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Is Paraffin Wax Toxic?

Most candles are made of paraffin, a byproduct of petroleum purification. When oil is refined, a mixture of oil and wax, called slack wax, is left behind. To make paraffin wax, slack wax is heated and distilled in order to produce a desirable mixture of oil and wax. ExxonMobil is a leading supplier and distributor of paraffin wax.

In recent years, there have been concerns about the safety of paraffin wax candles. A 2009 South Carolina State University study found that candles made with paraffin wax produce toxic chemicals, such as toluene, alkanes, and alkenes. The South Carolina researchers concluded that soybean-derived wax did not produce these toxic admissions. The National Candle Associated contested the study, citing a 2007 study funded by the European Candle Association. A 2014 study concluded that paraffin wax candles emit benzene and formaldehyde at levels within the air-quality limits set by the World Health Organization. Overall, the wealth of conflicting opinion and research underscores the necessity for more independent scientific studies. What we do know, is that soy candles are more environmentally friendly and produce less soot.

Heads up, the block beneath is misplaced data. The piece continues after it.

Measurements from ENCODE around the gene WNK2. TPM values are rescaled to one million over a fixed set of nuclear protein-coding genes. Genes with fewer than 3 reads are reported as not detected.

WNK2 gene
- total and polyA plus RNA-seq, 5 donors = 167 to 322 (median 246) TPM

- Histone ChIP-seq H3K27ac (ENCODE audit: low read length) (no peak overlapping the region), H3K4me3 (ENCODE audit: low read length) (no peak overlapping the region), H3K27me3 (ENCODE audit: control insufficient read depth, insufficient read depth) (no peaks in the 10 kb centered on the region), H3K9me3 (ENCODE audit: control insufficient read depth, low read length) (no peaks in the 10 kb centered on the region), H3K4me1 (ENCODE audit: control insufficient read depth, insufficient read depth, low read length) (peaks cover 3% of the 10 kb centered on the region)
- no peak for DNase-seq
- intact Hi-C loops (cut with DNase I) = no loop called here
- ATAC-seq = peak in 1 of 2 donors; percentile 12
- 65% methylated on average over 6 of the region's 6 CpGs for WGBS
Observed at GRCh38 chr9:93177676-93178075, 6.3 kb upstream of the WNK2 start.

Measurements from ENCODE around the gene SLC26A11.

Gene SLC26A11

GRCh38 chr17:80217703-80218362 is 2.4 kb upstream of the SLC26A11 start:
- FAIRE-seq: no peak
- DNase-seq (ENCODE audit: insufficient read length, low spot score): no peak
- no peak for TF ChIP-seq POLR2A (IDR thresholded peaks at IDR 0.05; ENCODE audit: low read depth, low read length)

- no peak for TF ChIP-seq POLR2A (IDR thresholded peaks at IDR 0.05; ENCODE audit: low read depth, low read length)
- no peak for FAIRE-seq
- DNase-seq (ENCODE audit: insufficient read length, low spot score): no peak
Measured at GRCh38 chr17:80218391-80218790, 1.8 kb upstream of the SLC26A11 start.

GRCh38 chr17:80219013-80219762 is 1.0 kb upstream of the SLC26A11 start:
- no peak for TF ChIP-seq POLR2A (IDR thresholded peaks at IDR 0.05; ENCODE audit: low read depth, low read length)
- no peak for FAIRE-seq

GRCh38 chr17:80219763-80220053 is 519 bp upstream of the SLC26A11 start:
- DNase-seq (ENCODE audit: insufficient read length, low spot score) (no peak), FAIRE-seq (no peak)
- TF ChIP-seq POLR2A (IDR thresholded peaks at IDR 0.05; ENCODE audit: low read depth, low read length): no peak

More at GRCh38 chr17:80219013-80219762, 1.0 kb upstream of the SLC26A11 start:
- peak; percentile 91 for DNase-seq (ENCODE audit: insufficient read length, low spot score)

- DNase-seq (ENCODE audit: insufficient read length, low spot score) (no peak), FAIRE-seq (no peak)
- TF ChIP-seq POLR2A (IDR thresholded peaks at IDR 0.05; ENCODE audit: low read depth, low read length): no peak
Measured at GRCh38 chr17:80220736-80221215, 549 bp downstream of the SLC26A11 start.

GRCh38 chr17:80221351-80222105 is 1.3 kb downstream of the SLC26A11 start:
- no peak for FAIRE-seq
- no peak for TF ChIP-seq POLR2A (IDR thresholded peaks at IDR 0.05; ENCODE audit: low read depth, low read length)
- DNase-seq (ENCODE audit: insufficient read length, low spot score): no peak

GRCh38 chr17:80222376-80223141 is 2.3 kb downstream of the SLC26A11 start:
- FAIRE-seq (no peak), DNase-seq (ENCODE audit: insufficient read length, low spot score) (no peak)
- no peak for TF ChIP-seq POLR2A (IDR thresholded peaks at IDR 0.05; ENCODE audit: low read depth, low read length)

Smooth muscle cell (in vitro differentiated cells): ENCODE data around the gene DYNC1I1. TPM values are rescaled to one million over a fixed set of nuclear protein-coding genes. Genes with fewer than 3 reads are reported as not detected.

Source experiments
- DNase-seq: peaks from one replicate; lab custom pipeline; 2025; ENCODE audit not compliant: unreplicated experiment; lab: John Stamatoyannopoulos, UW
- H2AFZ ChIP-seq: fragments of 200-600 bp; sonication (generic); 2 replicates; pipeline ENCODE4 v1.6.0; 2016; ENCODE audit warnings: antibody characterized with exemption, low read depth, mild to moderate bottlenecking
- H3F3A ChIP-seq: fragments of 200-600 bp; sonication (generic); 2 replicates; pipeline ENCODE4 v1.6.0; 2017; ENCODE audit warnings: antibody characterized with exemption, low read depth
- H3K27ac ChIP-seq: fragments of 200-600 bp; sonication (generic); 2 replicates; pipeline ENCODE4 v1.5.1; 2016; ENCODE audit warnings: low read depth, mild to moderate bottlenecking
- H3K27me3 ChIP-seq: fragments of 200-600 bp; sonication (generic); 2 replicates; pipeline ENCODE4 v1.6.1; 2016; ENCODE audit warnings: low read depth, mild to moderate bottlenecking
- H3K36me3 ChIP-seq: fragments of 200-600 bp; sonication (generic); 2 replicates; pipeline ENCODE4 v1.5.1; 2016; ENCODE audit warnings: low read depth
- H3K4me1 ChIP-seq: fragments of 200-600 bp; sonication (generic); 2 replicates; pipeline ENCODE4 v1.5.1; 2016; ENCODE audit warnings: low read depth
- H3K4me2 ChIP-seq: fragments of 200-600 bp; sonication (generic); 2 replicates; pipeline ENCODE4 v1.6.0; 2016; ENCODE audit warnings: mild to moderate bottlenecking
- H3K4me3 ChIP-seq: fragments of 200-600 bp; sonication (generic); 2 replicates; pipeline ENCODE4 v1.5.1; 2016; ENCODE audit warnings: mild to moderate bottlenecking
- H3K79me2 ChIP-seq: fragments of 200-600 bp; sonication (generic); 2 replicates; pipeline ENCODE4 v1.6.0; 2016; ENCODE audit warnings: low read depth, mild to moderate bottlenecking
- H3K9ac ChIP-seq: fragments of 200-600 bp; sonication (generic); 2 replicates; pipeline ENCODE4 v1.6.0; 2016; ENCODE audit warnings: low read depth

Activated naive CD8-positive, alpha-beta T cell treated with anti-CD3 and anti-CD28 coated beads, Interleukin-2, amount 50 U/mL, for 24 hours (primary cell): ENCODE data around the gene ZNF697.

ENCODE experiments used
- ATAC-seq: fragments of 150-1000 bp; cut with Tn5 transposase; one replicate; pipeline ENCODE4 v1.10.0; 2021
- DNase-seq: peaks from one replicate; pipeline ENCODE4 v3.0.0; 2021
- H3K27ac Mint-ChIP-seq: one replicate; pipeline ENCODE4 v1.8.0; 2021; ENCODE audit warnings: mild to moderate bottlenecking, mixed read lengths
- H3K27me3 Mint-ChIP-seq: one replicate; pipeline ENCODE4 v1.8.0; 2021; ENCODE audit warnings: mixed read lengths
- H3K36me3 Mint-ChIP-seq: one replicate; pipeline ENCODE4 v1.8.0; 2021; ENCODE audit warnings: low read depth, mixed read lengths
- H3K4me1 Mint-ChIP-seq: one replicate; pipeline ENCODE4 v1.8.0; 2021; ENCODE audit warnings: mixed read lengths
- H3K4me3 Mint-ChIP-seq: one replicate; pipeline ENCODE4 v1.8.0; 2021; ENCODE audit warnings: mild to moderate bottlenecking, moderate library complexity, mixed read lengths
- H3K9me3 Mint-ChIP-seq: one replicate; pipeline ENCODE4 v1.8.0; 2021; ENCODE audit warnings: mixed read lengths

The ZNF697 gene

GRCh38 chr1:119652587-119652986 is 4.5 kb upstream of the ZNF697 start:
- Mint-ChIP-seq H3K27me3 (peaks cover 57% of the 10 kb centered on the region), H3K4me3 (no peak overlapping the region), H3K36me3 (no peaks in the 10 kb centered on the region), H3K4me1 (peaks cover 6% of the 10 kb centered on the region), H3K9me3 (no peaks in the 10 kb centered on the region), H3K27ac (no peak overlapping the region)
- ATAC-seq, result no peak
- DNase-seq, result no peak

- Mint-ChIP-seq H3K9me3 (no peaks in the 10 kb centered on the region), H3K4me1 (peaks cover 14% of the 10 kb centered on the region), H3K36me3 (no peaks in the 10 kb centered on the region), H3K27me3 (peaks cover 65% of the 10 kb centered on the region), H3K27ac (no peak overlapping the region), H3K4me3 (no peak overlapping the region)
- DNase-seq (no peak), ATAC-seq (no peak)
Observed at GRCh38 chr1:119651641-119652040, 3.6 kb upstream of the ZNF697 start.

Soy candles have been shown to produce fewer irritants and less soot than paraffin candles. This makes soy candles a good choice for people with asthma or candle sensitivities. Plus, since paraffin candles are a product of the oil industry, soy candles are a more environmentally friendly option.

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